Visitors to Via Negativa in the last few hours may have noticed some differences. I’m experimenting with a new theme (that’s the design template, for you non-WordPressers) which, though very similar to the old theme in looks, differs substantially under the hood. If you use an iPad, netbook, Kindle, iPhone, Android, or other small-screened computer-like thing, you should find that the site scales down without making you scroll horizontally. I can only simulate the effect by shrinking the window on my desktop, but here’s what happens: the sidebar content shifts down below the main content, and more impressively, the header image and all other images and videos shrink proportionally. Impressive, eh? This is called responsive design, and it is a step beyond the flexible designs of yesteryear, which tended to result in overlapping or squashed images (which is why I always went for fixed-width themes). I’d be interested in any and all feedback on this from those of you who actually browse the web on these newfangled mobile devices.
In other news, for those who missed my note on Facebook this morning, the photoblog is back at the old address with a new name, Woodrat photohaiku, and a new photo to celebrate. I decided to move it to WordPress.com, which means that the four main sites on the Via Negativa network are all back online, split between three different webhosts. Never again will I put all my eggs in one basket.
I also feel I’m a lot closer to diagnosing and thus solving the problems that caused me to get shut down repeatedly at my old hosting company, thanks to the excellent documentation at Dreamhost, where Via Negativa now resides. Turns out that even with top-of-the-line page-caching and spam-stopping plugins, a blizzard of comment and trackback spam can still cause CPU usage to go through the roof, because every time someone (or some bot) enters a comment, it refreshes the cache. I don’t know if this was the whole of my problem, but it certainly might explain those mysterious CPU spikes at 2:00 in the morning. So I’ve turned off all trackbacks, turned off comments on posts older than one month (which really pains me), and am experimenting with new plugins that cache things differently.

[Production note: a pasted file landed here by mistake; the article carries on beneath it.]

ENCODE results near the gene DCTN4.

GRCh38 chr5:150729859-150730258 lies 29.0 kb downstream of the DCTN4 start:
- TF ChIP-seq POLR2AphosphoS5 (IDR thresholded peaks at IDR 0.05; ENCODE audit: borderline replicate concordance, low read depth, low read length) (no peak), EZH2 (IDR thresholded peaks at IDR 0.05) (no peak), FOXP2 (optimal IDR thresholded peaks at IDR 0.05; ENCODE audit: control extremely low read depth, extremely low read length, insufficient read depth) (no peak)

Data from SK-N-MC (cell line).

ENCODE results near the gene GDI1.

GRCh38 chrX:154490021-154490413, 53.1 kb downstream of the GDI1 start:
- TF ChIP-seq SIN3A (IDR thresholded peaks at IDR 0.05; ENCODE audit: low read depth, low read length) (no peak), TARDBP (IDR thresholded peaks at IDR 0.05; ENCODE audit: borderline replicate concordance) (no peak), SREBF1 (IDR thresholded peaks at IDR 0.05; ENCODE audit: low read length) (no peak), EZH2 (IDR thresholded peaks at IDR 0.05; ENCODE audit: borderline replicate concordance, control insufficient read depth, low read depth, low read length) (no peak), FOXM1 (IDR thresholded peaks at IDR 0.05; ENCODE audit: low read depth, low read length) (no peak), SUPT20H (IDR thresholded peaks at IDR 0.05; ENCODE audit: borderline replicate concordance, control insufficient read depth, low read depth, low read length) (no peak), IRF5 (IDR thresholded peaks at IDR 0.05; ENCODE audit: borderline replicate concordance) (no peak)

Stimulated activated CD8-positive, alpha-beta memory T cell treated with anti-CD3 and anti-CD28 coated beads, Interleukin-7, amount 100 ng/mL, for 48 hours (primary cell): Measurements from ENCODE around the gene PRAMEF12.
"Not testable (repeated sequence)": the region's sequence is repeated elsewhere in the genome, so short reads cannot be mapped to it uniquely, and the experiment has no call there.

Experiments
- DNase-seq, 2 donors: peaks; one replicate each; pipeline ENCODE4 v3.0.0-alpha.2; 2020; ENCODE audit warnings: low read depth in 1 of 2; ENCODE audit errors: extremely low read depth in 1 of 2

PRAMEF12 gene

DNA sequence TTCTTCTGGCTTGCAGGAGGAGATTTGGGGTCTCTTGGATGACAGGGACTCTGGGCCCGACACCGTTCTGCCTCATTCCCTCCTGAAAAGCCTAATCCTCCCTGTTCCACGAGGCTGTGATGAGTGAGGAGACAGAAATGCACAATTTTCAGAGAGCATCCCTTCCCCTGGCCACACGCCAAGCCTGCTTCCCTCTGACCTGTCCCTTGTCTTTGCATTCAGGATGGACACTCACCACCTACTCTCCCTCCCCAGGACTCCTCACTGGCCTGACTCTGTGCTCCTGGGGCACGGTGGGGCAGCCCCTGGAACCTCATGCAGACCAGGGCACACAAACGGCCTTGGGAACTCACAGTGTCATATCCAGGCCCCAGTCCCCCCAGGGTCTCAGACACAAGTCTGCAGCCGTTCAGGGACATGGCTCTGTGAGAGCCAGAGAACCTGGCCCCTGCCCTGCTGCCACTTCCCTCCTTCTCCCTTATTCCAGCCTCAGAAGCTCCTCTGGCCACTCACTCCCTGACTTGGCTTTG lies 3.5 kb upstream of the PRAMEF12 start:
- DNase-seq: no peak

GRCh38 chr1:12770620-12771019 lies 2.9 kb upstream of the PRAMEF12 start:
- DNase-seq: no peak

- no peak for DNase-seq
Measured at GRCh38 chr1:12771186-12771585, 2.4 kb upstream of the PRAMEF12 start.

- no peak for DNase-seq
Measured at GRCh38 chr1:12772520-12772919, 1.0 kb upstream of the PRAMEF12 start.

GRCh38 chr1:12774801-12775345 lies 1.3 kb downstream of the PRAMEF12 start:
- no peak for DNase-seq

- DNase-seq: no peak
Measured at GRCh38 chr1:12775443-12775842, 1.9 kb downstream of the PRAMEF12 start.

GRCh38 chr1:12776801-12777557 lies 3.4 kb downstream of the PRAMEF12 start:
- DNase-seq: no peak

The funny thing is, I almost miss those 1.8 million spam comments that had accumulated in Via Negativa’s old database. I had always felt a perverse sense of accomplishment seeing the numbers mount on my dashboard, figuring that since Aksimet caught 99.9% of them, they were a harmless, occasionally amusing annoyance. If only I’d known.
Sorry for all the WordPress-related stuff here lately, by the way, but I don’t want you all to think that I’ve been idle! The truth is, I was mulling over switching to a responsive design a week ago, just before disaster struck, so making these changes makes me feel as if a week of poor sleeping and flailing around like a weak swimmer in a sea of code has been redeemed.